There’s No Place Like Home?

(read part one)

For Ken Powell, who grew up in Grays Ferry in the 1950s and is a municipal court judge living in Chestnut Hill, the idea of letting St. Gabriel’s Church fall into ruin is absolutely unthinkable. “There’s an old tale that saint’s bodies don’t decay, but they marbleize,” he says. “That’s sort of the way the church is for me. It’s timeless.”

Photo: Peter Woodall

For 29-year-old Meagan McGowan Rubino, who grew up in Grays Ferry but now lives in Drexel Hill, there was no question of where she would get married. Her family had attended St. Gabriel’s for generations, and her parents had met at the parochial school. Soon after meeting with the priest to discuss her marriage, she sat down in one of the pews, and a ray of light from one the stained glass windows struck her late grandmother’s engagement ring, spraying the colors of the rainbow across the nave walls.

Powell says that Grays Ferry in the 1970s was dangerous, and he learned early how to survive. The brick rowhouses were utilitarian, the narrow streets treeless. “It was not easy living with 110 kids on your block and 70 in your grammar school class.” For children like him, the church was a safe haven from the neighborhood. “Because you were forbidden to talk in church,” he says, “you were forced to be contemplative.”

These days, some 6,200 people call Grays Ferry home, down from 6,600 in 2000. White population fell 41% in that period; African American, Latino, and Asians increased by 17%. Few of them have ever been inside St. Gabriel’s. Not surprisingly, at a recent Saturday mass celebrating the Holy Trinity, I found the church’s congregation a shadow of its former self. Able to seat a thousand, over 750 seats were empty. The congregation is mostly Irish-American and over fifty, and on that particular Saturday afternoon, entirely white. The New Testament reading during the Feast of the Holy Trinity was a fitting prayer for long-suffering Grays Ferry: “Finally, brothers and sisters, rejoice! Strive for full restoration.”

But how? People like Powell and Rubino aren’t moving back.

I am told that African-Americans, Filipinos, and Koreans, glad for this message, have begun to attend mass at St. Gabriel’s. Like the Irish before them, they are poor. Household income in Grays Ferry dropped 29% in the last decade.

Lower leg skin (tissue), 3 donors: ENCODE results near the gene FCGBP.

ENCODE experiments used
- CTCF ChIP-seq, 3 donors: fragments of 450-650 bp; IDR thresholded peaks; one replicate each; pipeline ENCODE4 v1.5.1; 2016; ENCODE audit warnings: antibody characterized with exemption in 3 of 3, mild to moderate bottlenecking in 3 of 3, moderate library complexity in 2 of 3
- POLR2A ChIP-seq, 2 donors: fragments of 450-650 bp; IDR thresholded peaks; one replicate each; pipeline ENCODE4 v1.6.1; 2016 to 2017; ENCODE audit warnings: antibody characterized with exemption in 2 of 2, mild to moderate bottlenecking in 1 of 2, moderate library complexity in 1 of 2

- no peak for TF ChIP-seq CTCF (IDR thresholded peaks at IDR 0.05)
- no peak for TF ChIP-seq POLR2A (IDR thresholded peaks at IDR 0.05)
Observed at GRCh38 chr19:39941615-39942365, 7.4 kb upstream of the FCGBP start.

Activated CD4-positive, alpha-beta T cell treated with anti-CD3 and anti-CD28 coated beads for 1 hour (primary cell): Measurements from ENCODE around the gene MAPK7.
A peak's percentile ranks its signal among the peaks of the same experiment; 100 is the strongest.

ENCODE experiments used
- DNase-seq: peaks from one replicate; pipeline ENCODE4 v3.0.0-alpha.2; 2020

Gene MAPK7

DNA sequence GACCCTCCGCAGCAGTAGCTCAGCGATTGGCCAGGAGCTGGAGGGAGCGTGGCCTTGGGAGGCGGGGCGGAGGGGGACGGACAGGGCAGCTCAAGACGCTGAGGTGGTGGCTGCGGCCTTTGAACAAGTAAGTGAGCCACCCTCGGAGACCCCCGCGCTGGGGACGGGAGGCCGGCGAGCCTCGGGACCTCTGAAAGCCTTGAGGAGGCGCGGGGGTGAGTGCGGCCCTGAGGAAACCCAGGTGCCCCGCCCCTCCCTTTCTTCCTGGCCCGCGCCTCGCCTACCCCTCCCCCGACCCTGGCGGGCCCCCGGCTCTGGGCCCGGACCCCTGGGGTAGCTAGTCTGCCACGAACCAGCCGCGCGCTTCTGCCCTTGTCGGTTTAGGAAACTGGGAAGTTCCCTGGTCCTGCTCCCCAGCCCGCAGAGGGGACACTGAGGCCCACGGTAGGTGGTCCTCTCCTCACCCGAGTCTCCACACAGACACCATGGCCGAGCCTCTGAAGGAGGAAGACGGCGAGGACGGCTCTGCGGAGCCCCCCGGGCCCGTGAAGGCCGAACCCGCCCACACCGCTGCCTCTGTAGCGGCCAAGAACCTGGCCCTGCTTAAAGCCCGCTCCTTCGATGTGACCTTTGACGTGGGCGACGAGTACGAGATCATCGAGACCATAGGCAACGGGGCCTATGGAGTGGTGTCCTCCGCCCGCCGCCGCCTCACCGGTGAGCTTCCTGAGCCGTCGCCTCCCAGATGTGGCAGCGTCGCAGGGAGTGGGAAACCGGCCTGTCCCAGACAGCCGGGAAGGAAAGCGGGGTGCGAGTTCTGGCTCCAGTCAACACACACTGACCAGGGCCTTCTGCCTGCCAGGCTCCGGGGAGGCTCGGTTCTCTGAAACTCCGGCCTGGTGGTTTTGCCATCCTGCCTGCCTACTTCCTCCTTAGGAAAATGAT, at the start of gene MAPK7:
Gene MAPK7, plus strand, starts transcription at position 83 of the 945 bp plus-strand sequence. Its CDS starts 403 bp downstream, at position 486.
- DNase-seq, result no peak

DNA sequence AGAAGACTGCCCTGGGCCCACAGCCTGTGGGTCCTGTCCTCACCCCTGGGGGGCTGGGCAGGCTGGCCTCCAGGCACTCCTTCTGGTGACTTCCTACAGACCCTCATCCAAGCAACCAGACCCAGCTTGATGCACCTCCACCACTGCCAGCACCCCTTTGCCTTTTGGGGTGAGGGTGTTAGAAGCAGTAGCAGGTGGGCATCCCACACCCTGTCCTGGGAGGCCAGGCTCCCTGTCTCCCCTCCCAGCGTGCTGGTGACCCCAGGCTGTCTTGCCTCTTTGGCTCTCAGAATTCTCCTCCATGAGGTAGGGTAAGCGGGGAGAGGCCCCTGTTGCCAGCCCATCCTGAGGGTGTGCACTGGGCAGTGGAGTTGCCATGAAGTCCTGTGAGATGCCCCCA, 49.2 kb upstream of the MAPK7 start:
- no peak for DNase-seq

Father John Zangarella | Photo: Peter Woodall

“People seem to be coming back to the church, which is wonderful,” says Father John Zangarella, the pastor at St. Gabriel’s for the last year. “We’ve had four to five baptisms a month. That’s a sign of growing and healthy congregation.”

But how to reconcile what I observed with the Father’s assertion? And, if the church is indeed seeing an influx of these newcomers, how will the long-time Irish-American parishioners respond?

The church is affiliated with the Norbertine order, which adheres to St. Norbert’s mission as minister of peace and concord. “We dedicate ourselves to reconciliation,” says Father Zangarella, the head priest of St. Gabriel’s for the past year.

That, at least, is a promising start.

About the author

Steven Ujifusa is a writer living in Philadelphia with a specialty in historic preservation and urban planning. His first book, A Man and His Ship: America's Greatest Naval Architect's Quest to Build the SS United States, will be published by Simon and Schuster in July 2012.

1 Comment

  1. Are you aware of any other similar churches in the Philadelphia Region who are experiencing the same cultural shift along with their financial base being located in a different geographic region?

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